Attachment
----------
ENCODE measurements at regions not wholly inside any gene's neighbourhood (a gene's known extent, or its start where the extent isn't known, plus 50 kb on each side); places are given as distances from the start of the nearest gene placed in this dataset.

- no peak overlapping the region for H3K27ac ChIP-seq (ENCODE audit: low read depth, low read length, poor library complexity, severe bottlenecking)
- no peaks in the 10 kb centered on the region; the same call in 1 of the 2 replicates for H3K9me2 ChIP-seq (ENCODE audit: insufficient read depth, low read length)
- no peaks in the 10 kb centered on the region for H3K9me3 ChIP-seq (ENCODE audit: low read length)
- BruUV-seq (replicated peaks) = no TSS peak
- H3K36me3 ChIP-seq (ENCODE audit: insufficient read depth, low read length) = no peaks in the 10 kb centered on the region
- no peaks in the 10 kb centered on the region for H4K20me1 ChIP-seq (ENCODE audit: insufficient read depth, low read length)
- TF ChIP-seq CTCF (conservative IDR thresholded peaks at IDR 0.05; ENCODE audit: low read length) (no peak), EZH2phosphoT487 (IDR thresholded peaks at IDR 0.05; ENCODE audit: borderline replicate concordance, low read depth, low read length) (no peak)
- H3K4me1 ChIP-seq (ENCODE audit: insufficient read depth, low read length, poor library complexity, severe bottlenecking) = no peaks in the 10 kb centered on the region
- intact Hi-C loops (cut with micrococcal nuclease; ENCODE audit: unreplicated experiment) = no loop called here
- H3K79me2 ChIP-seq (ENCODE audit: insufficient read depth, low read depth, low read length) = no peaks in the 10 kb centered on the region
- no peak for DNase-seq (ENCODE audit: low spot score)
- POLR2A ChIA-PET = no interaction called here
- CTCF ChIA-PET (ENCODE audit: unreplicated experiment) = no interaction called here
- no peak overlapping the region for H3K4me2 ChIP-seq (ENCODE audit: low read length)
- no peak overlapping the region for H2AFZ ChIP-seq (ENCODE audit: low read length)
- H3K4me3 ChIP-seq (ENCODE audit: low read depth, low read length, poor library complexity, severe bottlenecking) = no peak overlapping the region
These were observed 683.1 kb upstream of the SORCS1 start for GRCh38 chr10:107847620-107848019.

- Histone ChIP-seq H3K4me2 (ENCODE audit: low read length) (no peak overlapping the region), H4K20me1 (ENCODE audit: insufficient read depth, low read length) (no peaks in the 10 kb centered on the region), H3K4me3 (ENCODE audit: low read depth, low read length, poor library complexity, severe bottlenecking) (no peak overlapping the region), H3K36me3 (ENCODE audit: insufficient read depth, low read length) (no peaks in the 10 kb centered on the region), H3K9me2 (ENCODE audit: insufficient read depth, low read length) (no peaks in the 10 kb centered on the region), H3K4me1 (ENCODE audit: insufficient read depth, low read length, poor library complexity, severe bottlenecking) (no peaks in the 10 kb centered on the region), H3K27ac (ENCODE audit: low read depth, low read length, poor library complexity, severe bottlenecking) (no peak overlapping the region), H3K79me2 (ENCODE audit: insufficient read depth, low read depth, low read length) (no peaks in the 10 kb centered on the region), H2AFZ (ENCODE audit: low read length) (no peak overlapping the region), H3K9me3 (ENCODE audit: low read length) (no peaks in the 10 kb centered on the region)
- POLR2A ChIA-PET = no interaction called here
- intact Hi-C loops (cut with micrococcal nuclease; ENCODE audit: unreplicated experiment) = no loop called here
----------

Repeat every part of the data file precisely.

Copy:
ENCODE measurements at regions not wholly inside any gene's neighbourhood (a gene's known extent, or its start where the extent isn't known, plus 50 kb on each side); places are given as distances from the start of the nearest gene placed in this dataset.

- no peak overlapping the region for H3K27ac ChIP-seq (ENCODE audit: low read depth, low read length, poor library complexity, severe bottlenecking)
- no peaks in the 10 kb centered on the region; the same call in 1 of the 2 replicates for H3K9me2 ChIP-seq (ENCODE audit: insufficient read depth, low read length)
- no peaks in the 10 kb centered on the region for H3K9me3 ChIP-seq (ENCODE audit: low read length)
- BruUV-seq (replicated peaks) = no TSS peak
- H3K36me3 ChIP-seq (ENCODE audit: insufficient read depth, low read length) = no peaks in the 10 kb centered on the region
- no peaks in the 10 kb centered on the region for H4K20me1 ChIP-seq (ENCODE audit: insufficient read depth, low read length)
- TF ChIP-seq CTCF (conservative IDR thresholded peaks at IDR 0.05; ENCODE audit: low read length) (no peak), EZH2phosphoT487 (IDR thresholded peaks at IDR 0.05; ENCODE audit: borderline replicate concordance, low read depth, low read length) (no peak)
- H3K4me1 ChIP-seq (ENCODE audit: insufficient read depth, low read length, poor library complexity, severe bottlenecking) = no peaks in the 10 kb centered on the region
- intact Hi-C loops (cut with micrococcal nuclease; ENCODE audit: unreplicated experiment) = no loop called here
- H3K79me2 ChIP-seq (ENCODE audit: insufficient read depth, low read depth, low read length) = no peaks in the 10 kb centered on the region
- no peak for DNase-seq (ENCODE audit: low spot score)
- POLR2A ChIA-PET = no interaction called here
- CTCF ChIA-PET (ENCODE audit: unreplicated experiment) = no interaction called here
- no peak overlapping the region for H3K4me2 ChIP-seq (ENCODE audit: low read length)
- no peak overlapping the region for H2AFZ ChIP-seq (ENCODE audit: low read length)
- H3K4me3 ChIP-seq (ENCODE audit: low read depth, low read length, poor library complexity, severe bottlenecking) = no peak overlapping the region
These were observed 683.1 kb upstream of the SORCS1 start for GRCh38 chr10:107847620-107848019.

- Histone ChIP-seq H3K4me2 (ENCODE audit: low read length) (no peak overlapping the region), H4K20me1 (ENCODE audit: insufficient read depth, low read length) (no peaks in the 10 kb centered on the region), H3K4me3 (ENCODE audit: low read depth, low read length, poor library complexity, severe bottlenecking) (no peak overlapping the region), H3K36me3 (ENCODE audit: insufficient read depth, low read length) (no peaks in the 10 kb centered on the region), H3K9me2 (ENCODE audit: insufficient read depth, low read length) (no peaks in the 10 kb centered on the region), H3K4me1 (ENCODE audit: insufficient read depth, low read length, poor library complexity, severe bottlenecking) (no peaks in the 10 kb centered on the region), H3K27ac (ENCODE audit: low read depth, low read length, poor library complexity, severe bottlenecking) (no peak overlapping the region), H3K79me2 (ENCODE audit: insufficient read depth, low read depth, low read length) (no peaks in the 10 kb centered on the region), H2AFZ (ENCODE audit: low read length) (no peak overlapping the region), H3K9me3 (ENCODE audit: low read length) (no peaks in the 10 kb centered on the region)
- POLR2A ChIA-PET = no interaction called here
- intact Hi-C loops (cut with micrococcal nuclease; ENCODE audit: unreplicated experiment) = no loop called here